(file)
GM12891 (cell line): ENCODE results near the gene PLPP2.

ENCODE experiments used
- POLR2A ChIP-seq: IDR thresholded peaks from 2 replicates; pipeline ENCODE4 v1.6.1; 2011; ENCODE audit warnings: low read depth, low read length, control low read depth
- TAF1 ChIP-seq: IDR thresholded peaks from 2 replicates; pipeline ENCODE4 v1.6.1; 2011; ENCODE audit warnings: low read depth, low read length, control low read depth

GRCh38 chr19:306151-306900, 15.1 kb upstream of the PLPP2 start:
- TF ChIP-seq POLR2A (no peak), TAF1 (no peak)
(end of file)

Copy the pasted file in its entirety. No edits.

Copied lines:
GM12891 (cell line): ENCODE results near the gene PLPP2.

ENCODE experiments used
- POLR2A ChIP-seq: IDR thresholded peaks from 2 replicates; pipeline ENCODE4 v1.6.1; 2011; ENCODE audit warnings: low read depth, low read length, control low read depth
- TAF1 ChIP-seq: IDR thresholded peaks from 2 replicates; pipeline ENCODE4 v1.6.1; 2011; ENCODE audit warnings: low read depth, low read length, control low read depth

GRCh38 chr19:306151-306900, 15.1 kb upstream of the PLPP2 start:
- TF ChIP-seq POLR2A (no peak), TAF1 (no peak)